I wanted that power, and to delve more deeply into the industry, so Simon hired me as his wine director buying wine for Piora (his restaurant in the West Village) and then we opened up Cote together, along with a great team. Opening a restaurant is one of the most difficult things ever—not only is it difficult because it’s time-consuming and incredibly emotional, but it’s almost like opening a play. You have no idea how it will be received and you could easily lose millions of dollars. We were very lucky that our concept was well-received and we are doing well, but that was a big fear.
Tell me about your role at Cote.
As beverage director, I basically handle everything liquid in the restaurant—water, spirits, beer, juice, tea, coffee, and, of course, wine. But, in addition to that, because I’m in a leadership role, there’s nothing that doesn’t fall under my jurisdiction—I clean bathrooms, I check coats, I take reservations. Usually, the first half of my day is focused on beverage directing—from the early morning to the early afternoon I’m essentially ordering and overseeing all of the liquid for the restaurant. Then, in the second half of my day, I am a sommelier and leader. We have a great team of four sommeliers here at Cote, and I help them sell wine on the floor to our guests and make people happy. This is the fun part of the day. Sure, curating a wine list is intellectually fascinating and brings me great pride, but all of my joy comes from serving others. This means finding the perfect pairing for a guest (in their budget!) and empowering my team to feel great. The shifts here are long. We open for dinner at 5 pm and our kitchen closes around midnight. So our team will definitely go home tired. Working in restaurants is a hard, blue-collar job, even if it seems glamorous. But my hope is that although their bodies might be tired at the end of a long day, their minds are engaged, and they are empowered. I want the whole Cote team—from the glass polishers to the barbacks to the sommeliers—to know that they have purpose and are important. Because they are.
As a leader and a manager, I can’t just swoop in and sell all of the wine. I am kind of like the hype person. I walk around, jazz up the sommeliers so that they are excited to sell wine, and make guests happy. I walk over to guests and pour them frosé, make people laugh, and help clear tables. When you get to the top of the leadership totem pole, you need to constantly interact with all levels to stay relevant.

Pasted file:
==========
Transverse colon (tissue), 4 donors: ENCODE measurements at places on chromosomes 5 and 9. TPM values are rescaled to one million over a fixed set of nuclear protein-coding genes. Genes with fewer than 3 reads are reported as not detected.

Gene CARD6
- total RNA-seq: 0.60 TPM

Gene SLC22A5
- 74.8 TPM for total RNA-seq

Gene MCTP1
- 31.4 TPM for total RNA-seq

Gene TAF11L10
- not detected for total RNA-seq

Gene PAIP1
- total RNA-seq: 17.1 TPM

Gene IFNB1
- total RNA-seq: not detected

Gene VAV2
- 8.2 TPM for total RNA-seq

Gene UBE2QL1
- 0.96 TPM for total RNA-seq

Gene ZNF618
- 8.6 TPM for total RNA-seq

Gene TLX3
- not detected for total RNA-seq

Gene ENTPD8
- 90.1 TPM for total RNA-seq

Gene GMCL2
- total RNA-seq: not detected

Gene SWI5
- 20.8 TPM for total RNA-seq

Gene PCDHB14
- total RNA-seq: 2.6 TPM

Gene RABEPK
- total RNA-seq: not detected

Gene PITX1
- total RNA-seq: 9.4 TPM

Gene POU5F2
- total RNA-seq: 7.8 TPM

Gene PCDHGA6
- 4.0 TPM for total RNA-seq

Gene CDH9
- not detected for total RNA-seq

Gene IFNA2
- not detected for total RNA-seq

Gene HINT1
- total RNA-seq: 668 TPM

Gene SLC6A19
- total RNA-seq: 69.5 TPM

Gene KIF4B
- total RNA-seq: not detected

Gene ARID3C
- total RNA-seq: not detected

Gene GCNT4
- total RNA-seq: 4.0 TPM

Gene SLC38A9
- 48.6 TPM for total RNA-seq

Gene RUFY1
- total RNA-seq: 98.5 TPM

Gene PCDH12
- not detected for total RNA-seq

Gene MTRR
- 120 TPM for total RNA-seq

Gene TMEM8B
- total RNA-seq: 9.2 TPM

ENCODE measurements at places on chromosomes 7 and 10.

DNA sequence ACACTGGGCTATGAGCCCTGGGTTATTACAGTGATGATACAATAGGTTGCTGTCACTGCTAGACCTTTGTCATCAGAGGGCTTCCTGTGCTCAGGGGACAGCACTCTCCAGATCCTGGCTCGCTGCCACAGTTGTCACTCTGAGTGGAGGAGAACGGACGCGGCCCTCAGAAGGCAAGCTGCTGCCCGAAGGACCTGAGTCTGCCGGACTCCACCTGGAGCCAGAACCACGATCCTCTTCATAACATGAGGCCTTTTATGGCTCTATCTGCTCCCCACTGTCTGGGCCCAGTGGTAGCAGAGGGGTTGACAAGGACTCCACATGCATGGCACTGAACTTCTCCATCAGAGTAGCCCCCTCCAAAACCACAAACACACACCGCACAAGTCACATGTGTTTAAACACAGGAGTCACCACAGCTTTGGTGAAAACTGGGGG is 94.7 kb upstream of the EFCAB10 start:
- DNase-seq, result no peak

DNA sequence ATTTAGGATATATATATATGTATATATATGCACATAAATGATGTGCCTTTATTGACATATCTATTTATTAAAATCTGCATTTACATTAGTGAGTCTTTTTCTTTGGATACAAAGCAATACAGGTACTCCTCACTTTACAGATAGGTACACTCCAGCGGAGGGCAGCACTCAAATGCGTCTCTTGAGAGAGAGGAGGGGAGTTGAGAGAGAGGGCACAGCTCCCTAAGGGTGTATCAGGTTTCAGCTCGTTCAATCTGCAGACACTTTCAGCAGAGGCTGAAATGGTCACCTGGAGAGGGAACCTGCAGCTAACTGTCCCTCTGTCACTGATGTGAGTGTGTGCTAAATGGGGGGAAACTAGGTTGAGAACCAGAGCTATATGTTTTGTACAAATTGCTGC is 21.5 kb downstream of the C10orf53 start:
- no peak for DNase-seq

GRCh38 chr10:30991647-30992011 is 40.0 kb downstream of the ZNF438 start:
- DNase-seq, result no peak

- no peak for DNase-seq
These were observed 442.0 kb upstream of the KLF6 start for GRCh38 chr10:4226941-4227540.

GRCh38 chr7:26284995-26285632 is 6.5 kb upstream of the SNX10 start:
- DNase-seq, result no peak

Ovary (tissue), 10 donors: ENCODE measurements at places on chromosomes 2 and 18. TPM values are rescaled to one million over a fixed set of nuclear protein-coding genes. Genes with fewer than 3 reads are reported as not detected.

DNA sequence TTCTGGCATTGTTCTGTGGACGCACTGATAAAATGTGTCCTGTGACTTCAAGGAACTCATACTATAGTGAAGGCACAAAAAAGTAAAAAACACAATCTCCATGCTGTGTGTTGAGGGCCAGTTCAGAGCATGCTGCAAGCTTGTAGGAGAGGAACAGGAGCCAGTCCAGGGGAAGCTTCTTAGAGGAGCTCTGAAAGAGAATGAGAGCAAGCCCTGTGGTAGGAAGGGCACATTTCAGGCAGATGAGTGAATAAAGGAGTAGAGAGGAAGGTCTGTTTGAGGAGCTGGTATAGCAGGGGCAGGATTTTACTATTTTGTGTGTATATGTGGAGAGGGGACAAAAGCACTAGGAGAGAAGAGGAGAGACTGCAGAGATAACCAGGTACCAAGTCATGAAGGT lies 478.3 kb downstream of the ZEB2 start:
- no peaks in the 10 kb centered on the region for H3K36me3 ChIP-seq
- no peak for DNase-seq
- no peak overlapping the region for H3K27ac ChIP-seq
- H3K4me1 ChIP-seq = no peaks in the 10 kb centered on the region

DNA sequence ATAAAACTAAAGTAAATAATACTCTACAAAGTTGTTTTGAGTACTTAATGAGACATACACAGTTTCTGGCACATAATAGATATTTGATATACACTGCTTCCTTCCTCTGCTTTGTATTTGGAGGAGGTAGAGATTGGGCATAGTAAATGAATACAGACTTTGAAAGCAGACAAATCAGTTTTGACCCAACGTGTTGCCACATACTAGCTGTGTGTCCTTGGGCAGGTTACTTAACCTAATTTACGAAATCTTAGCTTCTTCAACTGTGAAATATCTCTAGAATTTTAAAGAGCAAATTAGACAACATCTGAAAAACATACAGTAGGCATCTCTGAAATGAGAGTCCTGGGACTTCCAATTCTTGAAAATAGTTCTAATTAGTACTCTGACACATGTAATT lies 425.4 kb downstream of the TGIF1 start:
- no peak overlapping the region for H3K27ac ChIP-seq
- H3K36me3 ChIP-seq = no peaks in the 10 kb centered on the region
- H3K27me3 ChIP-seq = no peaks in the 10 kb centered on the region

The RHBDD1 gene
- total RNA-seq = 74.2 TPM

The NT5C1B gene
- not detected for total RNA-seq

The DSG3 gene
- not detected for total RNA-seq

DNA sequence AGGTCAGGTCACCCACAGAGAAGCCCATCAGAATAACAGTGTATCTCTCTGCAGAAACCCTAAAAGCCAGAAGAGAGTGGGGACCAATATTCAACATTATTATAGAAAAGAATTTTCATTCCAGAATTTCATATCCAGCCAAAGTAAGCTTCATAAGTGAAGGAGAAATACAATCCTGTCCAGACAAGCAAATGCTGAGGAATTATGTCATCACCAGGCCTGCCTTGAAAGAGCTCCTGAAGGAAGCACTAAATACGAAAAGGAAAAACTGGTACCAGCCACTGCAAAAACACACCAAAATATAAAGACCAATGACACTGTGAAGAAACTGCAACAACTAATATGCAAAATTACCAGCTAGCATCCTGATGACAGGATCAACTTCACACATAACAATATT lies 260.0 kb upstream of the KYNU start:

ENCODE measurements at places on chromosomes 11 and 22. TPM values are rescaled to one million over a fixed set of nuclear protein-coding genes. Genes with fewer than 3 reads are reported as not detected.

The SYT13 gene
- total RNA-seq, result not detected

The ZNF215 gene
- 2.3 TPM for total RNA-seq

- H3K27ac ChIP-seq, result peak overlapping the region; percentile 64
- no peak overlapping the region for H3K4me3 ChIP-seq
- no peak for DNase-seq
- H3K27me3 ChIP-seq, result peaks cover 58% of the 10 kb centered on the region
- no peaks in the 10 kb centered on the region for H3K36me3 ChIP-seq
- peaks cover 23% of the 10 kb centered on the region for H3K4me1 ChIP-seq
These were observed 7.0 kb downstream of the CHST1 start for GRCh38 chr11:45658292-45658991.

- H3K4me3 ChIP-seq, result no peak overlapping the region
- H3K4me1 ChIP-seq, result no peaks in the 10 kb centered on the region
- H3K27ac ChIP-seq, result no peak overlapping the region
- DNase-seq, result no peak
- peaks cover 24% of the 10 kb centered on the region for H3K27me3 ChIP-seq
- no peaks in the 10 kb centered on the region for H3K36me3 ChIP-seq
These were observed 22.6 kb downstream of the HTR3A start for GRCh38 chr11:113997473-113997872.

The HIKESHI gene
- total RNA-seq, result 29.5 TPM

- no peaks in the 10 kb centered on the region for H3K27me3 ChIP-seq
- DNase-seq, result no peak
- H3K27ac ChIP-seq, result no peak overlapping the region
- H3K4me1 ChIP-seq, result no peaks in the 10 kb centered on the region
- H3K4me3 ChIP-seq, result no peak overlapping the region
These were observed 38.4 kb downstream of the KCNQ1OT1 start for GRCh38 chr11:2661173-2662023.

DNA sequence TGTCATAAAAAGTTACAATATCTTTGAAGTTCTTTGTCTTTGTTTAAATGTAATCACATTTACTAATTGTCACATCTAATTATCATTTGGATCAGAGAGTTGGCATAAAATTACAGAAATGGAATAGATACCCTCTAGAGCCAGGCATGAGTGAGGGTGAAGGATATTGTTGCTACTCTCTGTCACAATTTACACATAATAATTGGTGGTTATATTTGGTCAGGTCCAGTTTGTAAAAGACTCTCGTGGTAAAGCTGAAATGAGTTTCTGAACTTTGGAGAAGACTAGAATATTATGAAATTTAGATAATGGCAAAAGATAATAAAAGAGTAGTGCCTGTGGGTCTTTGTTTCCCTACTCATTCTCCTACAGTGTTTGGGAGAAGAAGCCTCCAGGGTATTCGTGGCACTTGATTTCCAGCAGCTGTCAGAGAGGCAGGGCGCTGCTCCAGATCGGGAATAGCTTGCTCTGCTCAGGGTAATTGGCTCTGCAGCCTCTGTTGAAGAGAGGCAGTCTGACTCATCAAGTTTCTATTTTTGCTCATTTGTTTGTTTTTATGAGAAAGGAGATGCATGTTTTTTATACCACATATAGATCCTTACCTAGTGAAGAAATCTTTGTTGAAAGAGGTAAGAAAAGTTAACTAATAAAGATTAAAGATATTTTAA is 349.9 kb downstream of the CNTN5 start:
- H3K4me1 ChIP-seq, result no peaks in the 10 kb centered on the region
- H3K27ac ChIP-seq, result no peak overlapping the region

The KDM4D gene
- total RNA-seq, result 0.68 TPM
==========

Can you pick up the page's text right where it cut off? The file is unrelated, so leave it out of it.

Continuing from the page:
So although my days begin in the early morning and tick into the late night, I go to bed feeling energized. I love what I do, and dream of more ideas for the next day.
In addition to your role at Cote, you write a lot—you wrote “Drink Pink” recently—and, in general, are in the media often. As someone who integrates a lot of writing into my life in addition to my job, I’d love to know how you make time for all this.
As you know well, writing is so time-consuming. I try to do it in the early mornings, late at night, or on the weekends. You just have to carve out time for it, and that applies to anyone who wants to do something in addition to their day job. For example, with my second book, “Wine Girl: The Triumphs, Obstacles, and Humiliations of America’s Youngest Sommelier” (Out March 2020 by Ecco), I calculated how long it would take to write over the course of five years, which meant that it would take about two hours a day of work, so I would wake up two hours earlier. It just is what it is, and the other secret is sometimes giving up your social life.
Yes, unfortunately, that is a big part of it. Where are you in your career today?
Today, Cote is crushing it, and we’re looking to expand the brand to other cities. I’m working on more writing and my new book is out early next year. The third big thing I’m working on (with two other women at Cote) is launching a non-profit (Wine Empowered) which is free education to women and minorities in the hospitality industry. Diversity isn’t going to magically happen in restaurants, we need programs that champion for it.
There is this barrier in the wine industry, this initial barrier, which is not only financial. When I was going to wine classes, I was the only woman in the room, it was just not a healthy or conducive growing environment. I’m sure it’s the same in architecture, or finance, or tech—it’s not just the prohibitively expensive education, it’s also the environment. People literally don’t feel safe to grow in these classes. As a woman, you are constantly sexualized and belittled, and that’s me as a white woman. There are so many people who have it way worse because of their skin color, sexual orientation, or religion. That’s why I wanted to expand the program beyond those who identify as women. I wanted those who felt like outsiders and underdogs to get ahead. Stay tuned for the official launch later this year.
Yes, talk to me about the boys’ club aspect of your industry. What did you do to get past it?
I didn’t really get past it, the boys’ clubs still exist, I just don’t go to them and instead have made my own sort of all-inclusive club. The boys’ clubs are actually more prevalent than ever, which is sad. Just the other day, I was talking to someone in the wine industry that was putting together a luncheon for the top buyers in the city. They showed me the list of who they’re inviting, and I just said, “You do realize you’re inviting fifteen white men. Is this on purpose?”